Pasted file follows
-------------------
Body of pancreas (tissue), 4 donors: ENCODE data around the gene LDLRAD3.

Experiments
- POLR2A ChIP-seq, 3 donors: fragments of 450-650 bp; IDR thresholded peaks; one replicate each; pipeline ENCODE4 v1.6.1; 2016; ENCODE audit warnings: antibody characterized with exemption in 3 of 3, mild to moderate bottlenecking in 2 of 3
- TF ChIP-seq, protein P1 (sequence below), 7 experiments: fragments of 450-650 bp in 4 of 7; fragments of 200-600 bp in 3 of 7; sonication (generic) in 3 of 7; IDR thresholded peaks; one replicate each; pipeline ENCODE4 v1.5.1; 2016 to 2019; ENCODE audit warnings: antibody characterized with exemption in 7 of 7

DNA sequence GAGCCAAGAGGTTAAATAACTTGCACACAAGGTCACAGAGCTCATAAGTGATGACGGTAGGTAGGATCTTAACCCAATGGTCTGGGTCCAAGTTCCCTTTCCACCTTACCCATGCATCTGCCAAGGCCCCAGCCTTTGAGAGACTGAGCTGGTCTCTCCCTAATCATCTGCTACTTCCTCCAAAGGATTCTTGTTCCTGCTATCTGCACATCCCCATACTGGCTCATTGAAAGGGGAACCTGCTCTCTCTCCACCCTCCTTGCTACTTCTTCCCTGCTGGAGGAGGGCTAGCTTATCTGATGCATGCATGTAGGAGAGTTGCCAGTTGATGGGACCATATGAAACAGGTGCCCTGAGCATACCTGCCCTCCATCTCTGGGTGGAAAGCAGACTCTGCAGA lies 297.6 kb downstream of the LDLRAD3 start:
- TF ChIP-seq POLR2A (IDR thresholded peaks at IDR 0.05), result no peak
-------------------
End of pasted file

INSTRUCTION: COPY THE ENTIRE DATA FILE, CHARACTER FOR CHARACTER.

Body of pancreas (tissue), 4 donors: ENCODE data around the gene LDLRAD3.

Experiments
- POLR2A ChIP-seq, 3 donors: fragments of 450-650 bp; IDR thresholded peaks; one replicate each; pipeline ENCODE4 v1.6.1; 2016; ENCODE audit warnings: antibody characterized with exemption in 3 of 3, mild to moderate bottlenecking in 2 of 3
- TF ChIP-seq, protein P1 (sequence below), 7 experiments: fragments of 450-650 bp in 4 of 7; fragments of 200-600 bp in 3 of 7; sonication (generic) in 3 of 7; IDR thresholded peaks; one replicate each; pipeline ENCODE4 v1.5.1; 2016 to 2019; ENCODE audit warnings: antibody characterized with exemption in 7 of 7

DNA sequence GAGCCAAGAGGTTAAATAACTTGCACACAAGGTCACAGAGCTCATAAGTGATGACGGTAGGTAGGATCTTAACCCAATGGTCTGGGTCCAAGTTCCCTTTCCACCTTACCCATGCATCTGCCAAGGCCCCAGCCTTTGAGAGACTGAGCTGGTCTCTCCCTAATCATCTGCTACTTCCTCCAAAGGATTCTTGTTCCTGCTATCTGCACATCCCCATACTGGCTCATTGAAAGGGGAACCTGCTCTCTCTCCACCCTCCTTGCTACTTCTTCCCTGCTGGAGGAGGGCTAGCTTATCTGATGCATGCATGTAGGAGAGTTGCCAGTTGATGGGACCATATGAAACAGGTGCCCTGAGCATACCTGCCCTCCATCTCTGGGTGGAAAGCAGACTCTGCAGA lies 297.6 kb downstream of the LDLRAD3 start:
- TF ChIP-seq POLR2A (IDR thresholded peaks at IDR 0.05), result no peak